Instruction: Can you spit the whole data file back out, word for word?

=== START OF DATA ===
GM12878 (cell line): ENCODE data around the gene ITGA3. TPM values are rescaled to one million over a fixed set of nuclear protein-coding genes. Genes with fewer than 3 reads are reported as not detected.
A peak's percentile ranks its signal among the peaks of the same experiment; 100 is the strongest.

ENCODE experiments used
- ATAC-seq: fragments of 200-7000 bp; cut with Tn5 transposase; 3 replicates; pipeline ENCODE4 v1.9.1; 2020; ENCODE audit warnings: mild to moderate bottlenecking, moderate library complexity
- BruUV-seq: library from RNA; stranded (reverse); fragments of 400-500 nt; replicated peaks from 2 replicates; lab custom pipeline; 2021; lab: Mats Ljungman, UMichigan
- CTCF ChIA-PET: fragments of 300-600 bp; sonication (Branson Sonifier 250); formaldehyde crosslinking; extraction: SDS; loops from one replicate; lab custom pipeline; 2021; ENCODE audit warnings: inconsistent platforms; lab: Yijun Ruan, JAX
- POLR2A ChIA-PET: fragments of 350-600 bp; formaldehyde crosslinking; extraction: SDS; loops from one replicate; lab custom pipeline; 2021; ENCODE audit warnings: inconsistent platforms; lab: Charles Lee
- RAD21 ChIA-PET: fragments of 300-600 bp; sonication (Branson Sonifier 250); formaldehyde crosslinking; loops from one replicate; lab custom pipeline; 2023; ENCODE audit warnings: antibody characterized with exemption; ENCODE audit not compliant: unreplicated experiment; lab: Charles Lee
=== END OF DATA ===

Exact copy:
GM12878 (cell line): ENCODE data around the gene ITGA3. TPM values are rescaled to one million over a fixed set of nuclear protein-coding genes. Genes with fewer than 3 reads are reported as not detected.
A peak's percentile ranks its signal among the peaks of the same experiment; 100 is the strongest.

ENCODE experiments used
- ATAC-seq: fragments of 200-7000 bp; cut with Tn5 transposase; 3 replicates; pipeline ENCODE4 v1.9.1; 2020; ENCODE audit warnings: mild to moderate bottlenecking, moderate library complexity
- BruUV-seq: library from RNA; stranded (reverse); fragments of 400-500 nt; replicated peaks from 2 replicates; lab custom pipeline; 2021; lab: Mats Ljungman, UMichigan
- CTCF ChIA-PET: fragments of 300-600 bp; sonication (Branson Sonifier 250); formaldehyde crosslinking; extraction: SDS; loops from one replicate; lab custom pipeline; 2021; ENCODE audit warnings: inconsistent platforms; lab: Yijun Ruan, JAX
- POLR2A ChIA-PET: fragments of 350-600 bp; formaldehyde crosslinking; extraction: SDS; loops from one replicate; lab custom pipeline; 2021; ENCODE audit warnings: inconsistent platforms; lab: Charles Lee
- RAD21 ChIA-PET: fragments of 300-600 bp; sonication (Branson Sonifier 250); formaldehyde crosslinking; loops from one replicate; lab custom pipeline; 2023; ENCODE audit warnings: antibody characterized with exemption; ENCODE audit not compliant: unreplicated experiment; lab: Charles Lee